The secret to adult apprenticeships.
It’s a little awkward, but we’re just gonna come right out and say it:
There’s no such thing as an adult apprenticeship.
Now, this isn’t because there are no apprenticeships that are suitable for people aged 25+, but simply that apprenticeships don’t have an upper age limit for applicants.
In fact, In England the only requirements for an apprenticeship is that you are over 16 years old and are not in full time education.
While this means that there aren’t special apprenticeships designed for ‘adults’, it does mean that everyone has the same rights and reasons to apply for an apprenticeship, at any age.
And, of course, there are plenty of good reasons to apply to an apprenticeship as an adult. Whether it’s a career boost, a skill up, or an industry switch, starting an apprenticeship as an adult might just be the right thing for you.
Keep reading to discover the full value of becoming a mature apprentice. (or you can skip to the section you are most interested in, using the links below)
- How to skill up using an apprenticeship
- Apprenticeships for a career change
- What can I expect to get paid?
Apprenticeships have matured.
One of the biggest misconceptions surrounding apprenticeships today is that they are exclusively for recent school leavers.
This stereotype exists for a good reason. For starters, a lot of effort and money goes into encouraging young people to consider apprenticeships as a career path. Those aged 16-24 are most frequently targeted because, on the whole, they have the most to gain from what an apprenticeship can offer: training, work experience, and a step on the career ladder.
However, modern apprenticeships have evolved in such a way that they can be the right choice for people who are a little bit older. Whether that’s through funding additional training using the apprenticeship levy, a degree apprenticeship to earn a university qualification, or switching careers entirely.
With the right attitude and approach, adult learners have a lot to gain from taking on a mature apprenticeship.
Let’s take a look at each of these scenarios in a bit more detail:
Doing an apprenticeship with your current employer.
One of the reasons (but not the only reason) your employer might recommend an apprenticeship to you is because of a thing called the apprenticeship levy.
The apprenticeship levy is a type of tax relief, that allows companies with either a minimum turnover or headcount to claim back some tax money and use it to finance apprenticeship training.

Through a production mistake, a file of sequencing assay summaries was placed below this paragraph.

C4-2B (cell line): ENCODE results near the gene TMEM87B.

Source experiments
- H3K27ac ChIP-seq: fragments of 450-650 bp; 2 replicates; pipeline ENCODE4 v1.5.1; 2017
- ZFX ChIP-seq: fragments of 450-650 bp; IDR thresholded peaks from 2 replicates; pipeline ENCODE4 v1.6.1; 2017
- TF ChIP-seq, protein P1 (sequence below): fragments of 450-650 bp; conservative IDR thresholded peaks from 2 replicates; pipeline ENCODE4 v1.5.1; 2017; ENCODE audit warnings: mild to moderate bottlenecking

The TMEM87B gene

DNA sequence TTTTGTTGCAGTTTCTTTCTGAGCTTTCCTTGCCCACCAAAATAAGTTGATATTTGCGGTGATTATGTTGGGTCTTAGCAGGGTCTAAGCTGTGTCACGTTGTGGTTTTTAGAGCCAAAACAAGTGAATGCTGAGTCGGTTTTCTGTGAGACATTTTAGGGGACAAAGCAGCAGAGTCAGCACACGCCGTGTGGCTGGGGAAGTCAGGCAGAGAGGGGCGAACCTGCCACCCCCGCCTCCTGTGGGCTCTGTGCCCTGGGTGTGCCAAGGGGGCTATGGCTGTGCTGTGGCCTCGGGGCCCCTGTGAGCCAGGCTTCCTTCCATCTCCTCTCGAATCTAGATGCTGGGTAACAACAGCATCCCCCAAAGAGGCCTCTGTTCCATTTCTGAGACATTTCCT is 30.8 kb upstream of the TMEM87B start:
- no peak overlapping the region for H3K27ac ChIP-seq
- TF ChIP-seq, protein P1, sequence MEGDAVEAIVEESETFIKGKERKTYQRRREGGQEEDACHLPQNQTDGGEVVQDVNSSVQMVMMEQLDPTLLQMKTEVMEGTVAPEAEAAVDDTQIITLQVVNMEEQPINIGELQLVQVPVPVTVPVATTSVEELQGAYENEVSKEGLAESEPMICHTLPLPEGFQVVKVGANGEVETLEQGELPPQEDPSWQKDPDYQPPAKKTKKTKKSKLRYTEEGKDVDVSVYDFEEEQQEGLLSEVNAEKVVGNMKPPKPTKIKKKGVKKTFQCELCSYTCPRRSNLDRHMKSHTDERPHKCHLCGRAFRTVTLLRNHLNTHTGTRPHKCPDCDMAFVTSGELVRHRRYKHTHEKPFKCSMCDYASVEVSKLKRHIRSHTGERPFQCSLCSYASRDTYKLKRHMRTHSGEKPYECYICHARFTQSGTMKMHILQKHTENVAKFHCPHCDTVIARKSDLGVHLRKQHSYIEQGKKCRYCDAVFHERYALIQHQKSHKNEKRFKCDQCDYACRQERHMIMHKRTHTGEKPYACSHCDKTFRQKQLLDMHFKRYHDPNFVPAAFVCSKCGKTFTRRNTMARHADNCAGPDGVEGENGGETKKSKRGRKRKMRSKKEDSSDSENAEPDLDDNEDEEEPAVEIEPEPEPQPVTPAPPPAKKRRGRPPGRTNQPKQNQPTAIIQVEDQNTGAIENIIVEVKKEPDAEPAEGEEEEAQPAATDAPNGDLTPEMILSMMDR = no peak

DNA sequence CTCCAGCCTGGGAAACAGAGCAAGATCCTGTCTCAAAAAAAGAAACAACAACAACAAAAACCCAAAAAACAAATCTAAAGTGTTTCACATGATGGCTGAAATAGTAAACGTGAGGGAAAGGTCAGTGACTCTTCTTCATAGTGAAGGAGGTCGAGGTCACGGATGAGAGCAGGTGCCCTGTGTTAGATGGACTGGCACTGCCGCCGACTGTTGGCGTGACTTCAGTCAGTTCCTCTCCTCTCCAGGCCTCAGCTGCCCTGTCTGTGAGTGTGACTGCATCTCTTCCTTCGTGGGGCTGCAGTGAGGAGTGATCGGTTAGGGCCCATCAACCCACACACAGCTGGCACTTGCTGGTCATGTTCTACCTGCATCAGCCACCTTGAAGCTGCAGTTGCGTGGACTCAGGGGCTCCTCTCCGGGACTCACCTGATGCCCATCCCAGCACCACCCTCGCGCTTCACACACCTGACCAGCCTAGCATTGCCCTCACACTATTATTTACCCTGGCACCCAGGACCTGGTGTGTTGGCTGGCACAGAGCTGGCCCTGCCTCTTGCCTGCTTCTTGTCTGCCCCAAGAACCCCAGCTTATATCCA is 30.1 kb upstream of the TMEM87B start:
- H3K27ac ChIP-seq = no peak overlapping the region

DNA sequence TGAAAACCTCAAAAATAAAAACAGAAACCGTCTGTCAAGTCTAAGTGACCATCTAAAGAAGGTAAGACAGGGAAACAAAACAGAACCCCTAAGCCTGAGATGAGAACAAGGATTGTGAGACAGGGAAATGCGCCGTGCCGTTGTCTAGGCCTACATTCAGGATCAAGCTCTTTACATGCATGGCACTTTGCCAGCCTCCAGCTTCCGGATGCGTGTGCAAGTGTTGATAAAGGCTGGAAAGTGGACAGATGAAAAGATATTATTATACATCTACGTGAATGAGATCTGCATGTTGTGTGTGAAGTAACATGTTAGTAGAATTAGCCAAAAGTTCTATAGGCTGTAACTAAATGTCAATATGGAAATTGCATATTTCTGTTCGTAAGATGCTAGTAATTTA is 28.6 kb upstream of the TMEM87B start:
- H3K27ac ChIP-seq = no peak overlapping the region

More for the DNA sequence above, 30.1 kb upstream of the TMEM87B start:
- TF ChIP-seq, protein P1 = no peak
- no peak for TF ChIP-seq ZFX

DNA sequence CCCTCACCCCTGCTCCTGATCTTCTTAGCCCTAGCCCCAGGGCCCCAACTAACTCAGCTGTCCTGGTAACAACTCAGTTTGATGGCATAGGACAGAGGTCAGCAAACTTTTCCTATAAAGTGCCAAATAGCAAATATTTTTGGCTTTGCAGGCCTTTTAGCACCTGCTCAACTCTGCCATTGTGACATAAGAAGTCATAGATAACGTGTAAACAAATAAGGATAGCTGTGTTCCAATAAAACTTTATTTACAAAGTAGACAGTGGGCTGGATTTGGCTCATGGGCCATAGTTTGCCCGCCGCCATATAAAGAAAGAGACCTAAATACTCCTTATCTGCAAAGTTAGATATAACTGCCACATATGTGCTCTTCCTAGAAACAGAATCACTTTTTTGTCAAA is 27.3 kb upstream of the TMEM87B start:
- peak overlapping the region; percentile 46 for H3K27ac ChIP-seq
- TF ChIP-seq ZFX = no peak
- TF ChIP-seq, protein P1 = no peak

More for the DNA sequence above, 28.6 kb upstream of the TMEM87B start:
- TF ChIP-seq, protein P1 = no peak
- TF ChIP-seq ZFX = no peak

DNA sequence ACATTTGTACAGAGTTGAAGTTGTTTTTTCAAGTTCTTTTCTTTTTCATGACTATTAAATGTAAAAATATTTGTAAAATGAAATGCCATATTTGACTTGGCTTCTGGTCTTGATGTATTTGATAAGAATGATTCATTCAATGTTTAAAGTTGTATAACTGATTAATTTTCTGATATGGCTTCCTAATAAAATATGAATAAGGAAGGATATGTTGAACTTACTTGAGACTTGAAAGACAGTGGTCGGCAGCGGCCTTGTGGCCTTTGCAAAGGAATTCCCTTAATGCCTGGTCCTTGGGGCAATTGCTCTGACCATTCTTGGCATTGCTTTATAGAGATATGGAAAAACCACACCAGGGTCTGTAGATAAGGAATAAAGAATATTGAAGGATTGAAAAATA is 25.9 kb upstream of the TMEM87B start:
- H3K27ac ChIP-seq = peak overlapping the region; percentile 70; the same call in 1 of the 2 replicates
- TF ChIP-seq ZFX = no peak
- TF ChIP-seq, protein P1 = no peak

This can be a win-win situation for both employer and employees, creating opportunities to take entry level positions and skill them up via apprenticeships, creating new jobs and new qualifications.
Apprenticeships are available across a number of different levels. This means many skilled jobs can really benefit from a number of existing apprenticeship frameworks.
This becomes even more tempting with the introduction of degree apprenticeships. Many employees have taken advantage of this scheme to enrol on a degree apprenticeship and add a university degree to their list of qualifications, all while continuing to work and earn.
Apprenticeships for career change.
Another reason you might be thinking about apprenticeships as an adult is if you are contemplating a career change.
Whether a small jump or a monumental shift, apprenticeships offer a great first steps into different industries, with the ability to quickly scale your experience and learning in a controlled environment.
It can also mean the difference between earning a wage while you train, vs taking time out to either go back to college/university, or volunteer for experience.
Most apprenticeships are full time, as they require time spent on-the-job as well as at a college or other skills trainer. However, there are some opportunities that can be taken part-time, particularly to help mothers get back into work.
Doing an apprenticeship as an adult ensures you keep earning a wage while you re-skill.
What about pay?
How does pay work as an apprentice, and what can I expect to earn as an apprenticeship wage?
Apprentice wages can be tight.
The minimum wage for a first year apprentice is as low as £4.15 an hour. This will be quite a financial shock for many, specifically those looking to shift their career aspirations.
However, there are a couple of caveats that make it all a bit less painful.
For starters, this is the minimum wage. Many apprenticeship arrangements pay a better salary than minimum.
Employers encouraging their staff onto apprenticeships would do well to, at the very least, maintain their original wage structure. Reducing wages may seem prudent in the short term, but apprenticeships work both ways, and employers will be benfetting from an employees skills for (hopefully) years to come.
The second caveat is that if you are over 25 years old, once you finish the first year of your apprenticeship, your minimum wage more than doubles to meet the standard minimum wage. As of 2020 this is £8.72.
As an adult, you may also be eligible for additional skills funding, on top of this.
Why choose an apprenticeship as an adult?
Deciding to become an apprentice as an adult can be a daunting decision.
However, it is a career path that should not be written off, as more and more people decide that an apprenticeship is the next right move for them.
To learn new skills, get qualified, earn hands on experience, and even achieve a university degree, why not check out all of the apprenticeship opportunities that we have live right now.